Starfish can have a harmful impact on ecosystems at times. Coral reefs in Northeast Australia and French Polynesia have been damaged by outbreaks of crown-of-thorns starfish. Coral cover in Polynesia fell dramatically after the arrival of migrating starfish in 2006, plummeting from 50% to under 5% in three years, according to a research. This had repercussions for the entire benthic population as well as reef-feeding fish. Asterias amurensis is one of just a handful invasive echinoderm species. Its larvae most likely came in Tasmania in the 1980s by water spilled by ships. Since then, the species has spread to the point where it now poses a threat to commercially important bivalve populations. As a result, they’re regarded pests, and they’re on the list of the world’s 100 worst invasive species, according to the Invasive Species Specialist Group.
Conspecifics, sea anemones, other starfish species, tritons, crabs, fish, gulls, and sea otters may all prey on starfish. The saponins in their body walls, which have a disagreeable flavor, constitute their first line of defense. Astropecten polyacanthus, for example, has potent toxins like tetrodotoxin in its chemical arsenal, and the slime star can spew forth vast amounts of repelling mucus. They have hard plates and spines as well as body protection. The crown-of-thorns starfish is highly unappealing to prospective predators, with sharp spines, poisons, and sometimes vivid warning colors defending it. Other species line their ambulacral grooves with spines and severely plate their extremities to protect their delicate tube feet and arm tips.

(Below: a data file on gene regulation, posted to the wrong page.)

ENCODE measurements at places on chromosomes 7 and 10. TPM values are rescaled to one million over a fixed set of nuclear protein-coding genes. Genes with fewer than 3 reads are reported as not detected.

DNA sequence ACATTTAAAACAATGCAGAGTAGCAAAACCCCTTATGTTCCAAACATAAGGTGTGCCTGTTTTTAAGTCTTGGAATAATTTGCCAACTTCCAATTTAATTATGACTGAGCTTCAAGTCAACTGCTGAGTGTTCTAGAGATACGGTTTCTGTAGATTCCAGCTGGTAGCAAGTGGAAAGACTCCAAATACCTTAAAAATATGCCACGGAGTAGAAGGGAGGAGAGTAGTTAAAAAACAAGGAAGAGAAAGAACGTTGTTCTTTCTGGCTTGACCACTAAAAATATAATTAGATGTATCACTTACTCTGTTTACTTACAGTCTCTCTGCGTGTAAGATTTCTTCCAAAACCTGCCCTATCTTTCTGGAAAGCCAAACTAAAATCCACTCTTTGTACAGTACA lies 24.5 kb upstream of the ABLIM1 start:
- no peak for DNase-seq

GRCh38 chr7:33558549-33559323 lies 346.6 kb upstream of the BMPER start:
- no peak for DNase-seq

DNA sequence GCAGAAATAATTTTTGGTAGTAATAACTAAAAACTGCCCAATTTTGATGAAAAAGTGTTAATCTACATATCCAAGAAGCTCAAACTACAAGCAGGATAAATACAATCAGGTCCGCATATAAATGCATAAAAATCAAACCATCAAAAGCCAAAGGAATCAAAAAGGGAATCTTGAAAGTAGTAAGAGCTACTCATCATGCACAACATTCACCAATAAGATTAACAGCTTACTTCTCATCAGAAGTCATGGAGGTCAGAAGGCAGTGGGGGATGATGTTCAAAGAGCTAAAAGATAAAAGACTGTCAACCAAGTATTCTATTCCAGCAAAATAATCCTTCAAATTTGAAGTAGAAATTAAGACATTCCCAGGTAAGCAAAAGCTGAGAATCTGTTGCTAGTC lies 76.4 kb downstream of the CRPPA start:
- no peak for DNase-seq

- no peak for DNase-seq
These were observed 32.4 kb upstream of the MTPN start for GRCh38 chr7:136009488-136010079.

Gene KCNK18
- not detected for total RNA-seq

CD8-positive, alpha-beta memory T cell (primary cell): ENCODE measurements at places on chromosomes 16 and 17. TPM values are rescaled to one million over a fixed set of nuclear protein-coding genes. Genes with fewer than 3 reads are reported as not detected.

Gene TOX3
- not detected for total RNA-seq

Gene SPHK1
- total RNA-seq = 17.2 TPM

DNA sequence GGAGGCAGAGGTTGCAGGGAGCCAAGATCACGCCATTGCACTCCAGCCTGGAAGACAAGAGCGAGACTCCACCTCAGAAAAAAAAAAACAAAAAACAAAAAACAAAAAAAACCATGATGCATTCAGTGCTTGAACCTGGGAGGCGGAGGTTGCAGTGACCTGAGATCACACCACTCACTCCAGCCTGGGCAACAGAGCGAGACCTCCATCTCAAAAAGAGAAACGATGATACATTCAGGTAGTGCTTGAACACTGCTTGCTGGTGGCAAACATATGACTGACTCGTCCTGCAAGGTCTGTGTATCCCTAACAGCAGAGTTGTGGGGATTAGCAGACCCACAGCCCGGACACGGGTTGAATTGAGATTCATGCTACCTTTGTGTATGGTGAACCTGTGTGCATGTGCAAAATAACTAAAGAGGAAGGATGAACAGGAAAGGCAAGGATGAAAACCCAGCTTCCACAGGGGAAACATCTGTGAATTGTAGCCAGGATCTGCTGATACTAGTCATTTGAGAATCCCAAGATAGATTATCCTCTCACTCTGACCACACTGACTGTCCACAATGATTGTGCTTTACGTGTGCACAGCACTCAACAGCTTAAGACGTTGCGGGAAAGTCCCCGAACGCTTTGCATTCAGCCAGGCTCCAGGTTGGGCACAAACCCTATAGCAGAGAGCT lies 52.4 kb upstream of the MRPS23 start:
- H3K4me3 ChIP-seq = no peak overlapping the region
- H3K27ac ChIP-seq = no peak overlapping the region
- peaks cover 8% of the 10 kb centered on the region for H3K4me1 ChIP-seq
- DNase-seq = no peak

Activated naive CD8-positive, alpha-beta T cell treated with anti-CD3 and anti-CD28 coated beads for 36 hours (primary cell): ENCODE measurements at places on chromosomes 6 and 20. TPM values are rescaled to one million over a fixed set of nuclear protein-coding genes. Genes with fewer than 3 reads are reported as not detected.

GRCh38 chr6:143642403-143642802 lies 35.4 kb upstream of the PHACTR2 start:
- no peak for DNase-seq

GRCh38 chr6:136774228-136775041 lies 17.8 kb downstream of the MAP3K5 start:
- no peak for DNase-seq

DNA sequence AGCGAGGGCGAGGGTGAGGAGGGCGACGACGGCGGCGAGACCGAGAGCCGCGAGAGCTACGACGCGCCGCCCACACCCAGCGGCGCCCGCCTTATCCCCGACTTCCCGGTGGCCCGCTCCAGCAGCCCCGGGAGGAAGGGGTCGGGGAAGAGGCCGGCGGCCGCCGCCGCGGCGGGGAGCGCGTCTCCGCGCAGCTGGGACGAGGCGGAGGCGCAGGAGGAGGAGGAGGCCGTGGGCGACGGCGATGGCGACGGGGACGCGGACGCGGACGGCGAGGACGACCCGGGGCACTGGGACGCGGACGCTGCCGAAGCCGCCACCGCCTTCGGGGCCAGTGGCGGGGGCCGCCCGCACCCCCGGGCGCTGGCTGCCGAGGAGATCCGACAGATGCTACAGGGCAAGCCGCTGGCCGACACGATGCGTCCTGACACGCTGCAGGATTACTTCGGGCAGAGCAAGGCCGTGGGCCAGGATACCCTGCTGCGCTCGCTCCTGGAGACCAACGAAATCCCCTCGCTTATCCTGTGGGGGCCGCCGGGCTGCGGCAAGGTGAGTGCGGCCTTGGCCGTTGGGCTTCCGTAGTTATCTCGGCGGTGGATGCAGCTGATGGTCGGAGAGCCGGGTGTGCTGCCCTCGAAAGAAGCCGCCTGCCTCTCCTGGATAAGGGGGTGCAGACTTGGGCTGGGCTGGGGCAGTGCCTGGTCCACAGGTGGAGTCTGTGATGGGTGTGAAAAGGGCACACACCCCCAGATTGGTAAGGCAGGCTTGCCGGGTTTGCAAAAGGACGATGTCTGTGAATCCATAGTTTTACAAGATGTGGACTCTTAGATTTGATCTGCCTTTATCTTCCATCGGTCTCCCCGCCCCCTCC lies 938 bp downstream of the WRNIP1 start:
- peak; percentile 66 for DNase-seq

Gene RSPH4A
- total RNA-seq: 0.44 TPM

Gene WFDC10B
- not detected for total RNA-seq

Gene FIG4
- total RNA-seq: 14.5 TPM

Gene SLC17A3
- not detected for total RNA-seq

A wasting disease caused by bacteria in the genus Vibrio affects several species on occasion; however, a more widespread wasting illness causing mass mortalities among starfish arises irregularly. The most likely cause of this condition, according to a report published in November 2014, is a densovirus known as sea star-associated densovirus (SSaDV). Orchitophrya stellarum is a protozoan that infects starfish gonads and causes tissue damage. High temperatures are dangerous to starfish. Experiments have showed that when P. ochraceus’ body temperature increases above 23 °C (73 °F), their eating and growth rates drop dramatically, and they die when their temperature climbs to 30 °C (86 °F). When exposed to sunlight by a receding tide, this species possesses a remarkable capacity to absorb seawater to keep cool. To preserve the central disc and critical organs like the stomach, it appears to rely on its limbs to absorb heat.
Marine pollution affects starfish and other echinoderms. The common starfish is regarded as a marine ecosystem bioindicator. According to a 2009 study, P. ochraceus is unlikely to be as negatively affected by ocean acidification as other marine organisms having calcareous skeletons. When the pH is decreased, structures consisting of calcium carbonate are subject to dissolution. P. ochraceus was shown to be somewhat unaffected when exposed to 21 °C (70 °F) and 770 ppm carbon dioxide (far above projected levels in the next century). The nodular form of their bones, which can compensate for a lack of carbonate by producing more fleshy tissue, is most likely responsible for their survival.